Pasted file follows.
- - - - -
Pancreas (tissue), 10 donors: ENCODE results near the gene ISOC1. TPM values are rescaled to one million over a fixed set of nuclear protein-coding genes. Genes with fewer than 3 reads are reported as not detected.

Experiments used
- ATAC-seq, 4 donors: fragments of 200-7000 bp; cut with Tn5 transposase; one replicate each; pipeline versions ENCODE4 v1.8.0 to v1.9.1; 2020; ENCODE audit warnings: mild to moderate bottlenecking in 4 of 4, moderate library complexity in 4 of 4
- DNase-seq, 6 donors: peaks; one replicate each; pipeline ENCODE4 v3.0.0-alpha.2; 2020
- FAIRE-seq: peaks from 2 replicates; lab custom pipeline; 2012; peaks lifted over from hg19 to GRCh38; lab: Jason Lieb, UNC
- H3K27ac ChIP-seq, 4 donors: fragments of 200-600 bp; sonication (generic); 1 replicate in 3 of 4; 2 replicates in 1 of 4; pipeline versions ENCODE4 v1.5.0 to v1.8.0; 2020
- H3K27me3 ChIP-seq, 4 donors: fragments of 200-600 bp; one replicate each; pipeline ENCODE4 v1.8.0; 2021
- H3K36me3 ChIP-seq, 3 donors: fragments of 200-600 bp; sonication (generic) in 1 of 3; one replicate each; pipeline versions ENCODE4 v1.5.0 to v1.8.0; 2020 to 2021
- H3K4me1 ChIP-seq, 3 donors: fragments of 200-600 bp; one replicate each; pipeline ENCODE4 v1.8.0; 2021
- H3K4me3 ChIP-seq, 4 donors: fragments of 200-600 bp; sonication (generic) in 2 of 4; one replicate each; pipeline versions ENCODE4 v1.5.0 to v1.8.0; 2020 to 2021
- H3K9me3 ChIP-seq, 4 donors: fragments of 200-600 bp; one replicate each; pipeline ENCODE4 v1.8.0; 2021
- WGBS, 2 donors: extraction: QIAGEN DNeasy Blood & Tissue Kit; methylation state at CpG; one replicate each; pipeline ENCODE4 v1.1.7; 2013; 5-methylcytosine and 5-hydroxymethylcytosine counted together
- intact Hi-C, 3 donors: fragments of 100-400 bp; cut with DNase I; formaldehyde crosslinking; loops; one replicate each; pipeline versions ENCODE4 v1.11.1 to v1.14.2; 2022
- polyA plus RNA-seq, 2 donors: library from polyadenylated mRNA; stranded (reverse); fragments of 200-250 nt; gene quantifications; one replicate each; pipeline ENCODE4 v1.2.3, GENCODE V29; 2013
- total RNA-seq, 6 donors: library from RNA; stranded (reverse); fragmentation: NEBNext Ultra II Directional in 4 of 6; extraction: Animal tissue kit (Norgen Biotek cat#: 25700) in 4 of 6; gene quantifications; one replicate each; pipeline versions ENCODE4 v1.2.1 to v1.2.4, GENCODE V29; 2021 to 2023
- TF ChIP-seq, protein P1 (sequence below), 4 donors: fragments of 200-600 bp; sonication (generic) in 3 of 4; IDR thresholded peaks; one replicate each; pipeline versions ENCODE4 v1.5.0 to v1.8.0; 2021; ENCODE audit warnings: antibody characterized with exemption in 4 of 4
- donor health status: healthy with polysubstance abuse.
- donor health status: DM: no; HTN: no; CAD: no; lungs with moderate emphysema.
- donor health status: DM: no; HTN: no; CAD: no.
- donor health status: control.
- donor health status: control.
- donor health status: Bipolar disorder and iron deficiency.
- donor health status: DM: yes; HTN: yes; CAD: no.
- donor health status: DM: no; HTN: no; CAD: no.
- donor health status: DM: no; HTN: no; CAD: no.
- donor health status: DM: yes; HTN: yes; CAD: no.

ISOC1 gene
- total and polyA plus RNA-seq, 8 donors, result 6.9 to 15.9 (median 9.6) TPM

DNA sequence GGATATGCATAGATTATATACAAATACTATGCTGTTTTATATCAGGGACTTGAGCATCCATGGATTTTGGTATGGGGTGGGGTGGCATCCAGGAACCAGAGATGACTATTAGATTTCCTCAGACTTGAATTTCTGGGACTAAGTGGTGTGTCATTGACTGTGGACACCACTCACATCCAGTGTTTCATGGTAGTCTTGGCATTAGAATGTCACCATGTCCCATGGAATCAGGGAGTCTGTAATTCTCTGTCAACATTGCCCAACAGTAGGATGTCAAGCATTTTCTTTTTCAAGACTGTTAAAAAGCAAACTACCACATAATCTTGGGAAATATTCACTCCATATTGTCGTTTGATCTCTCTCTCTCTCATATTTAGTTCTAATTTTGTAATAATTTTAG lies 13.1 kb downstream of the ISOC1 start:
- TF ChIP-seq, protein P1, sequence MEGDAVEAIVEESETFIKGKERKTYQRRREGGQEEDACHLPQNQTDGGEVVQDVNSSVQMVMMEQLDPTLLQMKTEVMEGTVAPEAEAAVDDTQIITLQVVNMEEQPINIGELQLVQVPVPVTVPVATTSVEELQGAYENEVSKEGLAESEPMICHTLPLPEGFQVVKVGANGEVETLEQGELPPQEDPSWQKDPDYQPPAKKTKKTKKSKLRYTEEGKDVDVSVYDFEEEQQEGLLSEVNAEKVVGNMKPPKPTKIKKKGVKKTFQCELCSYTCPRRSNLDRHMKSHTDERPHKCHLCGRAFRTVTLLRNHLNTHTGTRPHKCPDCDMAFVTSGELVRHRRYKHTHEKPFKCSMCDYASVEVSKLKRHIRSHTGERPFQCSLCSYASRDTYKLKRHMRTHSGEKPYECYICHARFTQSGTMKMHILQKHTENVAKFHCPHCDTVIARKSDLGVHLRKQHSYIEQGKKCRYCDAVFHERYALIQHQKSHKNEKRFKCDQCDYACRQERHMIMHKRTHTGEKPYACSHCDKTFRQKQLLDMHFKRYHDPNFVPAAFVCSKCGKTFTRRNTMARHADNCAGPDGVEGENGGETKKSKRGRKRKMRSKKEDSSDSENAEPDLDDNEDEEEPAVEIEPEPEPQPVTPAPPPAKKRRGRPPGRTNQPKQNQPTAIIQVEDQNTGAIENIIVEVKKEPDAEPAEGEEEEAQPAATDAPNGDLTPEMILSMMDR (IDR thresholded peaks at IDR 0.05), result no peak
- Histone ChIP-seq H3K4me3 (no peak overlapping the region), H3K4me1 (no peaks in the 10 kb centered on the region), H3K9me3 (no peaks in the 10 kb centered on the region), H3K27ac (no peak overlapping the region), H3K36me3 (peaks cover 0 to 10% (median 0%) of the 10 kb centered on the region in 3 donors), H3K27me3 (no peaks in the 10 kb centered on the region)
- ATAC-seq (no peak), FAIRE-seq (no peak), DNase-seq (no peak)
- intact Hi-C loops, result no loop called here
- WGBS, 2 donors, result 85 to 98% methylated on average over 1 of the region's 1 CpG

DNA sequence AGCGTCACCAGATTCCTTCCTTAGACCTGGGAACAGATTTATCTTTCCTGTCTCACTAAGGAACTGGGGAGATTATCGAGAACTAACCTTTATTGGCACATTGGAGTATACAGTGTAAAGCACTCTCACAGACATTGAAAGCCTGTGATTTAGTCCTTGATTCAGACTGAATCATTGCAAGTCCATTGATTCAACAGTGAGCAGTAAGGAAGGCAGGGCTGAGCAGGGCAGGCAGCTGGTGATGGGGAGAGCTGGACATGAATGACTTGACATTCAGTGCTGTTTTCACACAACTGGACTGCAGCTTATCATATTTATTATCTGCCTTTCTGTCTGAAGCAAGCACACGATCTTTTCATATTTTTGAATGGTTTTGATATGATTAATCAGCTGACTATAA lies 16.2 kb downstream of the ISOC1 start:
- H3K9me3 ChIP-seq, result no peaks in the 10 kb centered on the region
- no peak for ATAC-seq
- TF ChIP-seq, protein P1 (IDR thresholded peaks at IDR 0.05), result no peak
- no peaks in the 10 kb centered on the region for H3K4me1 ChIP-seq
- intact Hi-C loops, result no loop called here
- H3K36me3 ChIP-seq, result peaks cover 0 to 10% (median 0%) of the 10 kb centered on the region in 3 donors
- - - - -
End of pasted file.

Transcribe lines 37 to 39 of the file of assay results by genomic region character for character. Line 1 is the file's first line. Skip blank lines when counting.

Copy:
- no peak for ATAC-seq
- TF ChIP-seq, protein P1 (IDR thresholded peaks at IDR 0.05), result no peak
- no peaks in the 10 kb centered on the region for H3K4me1 ChIP-seq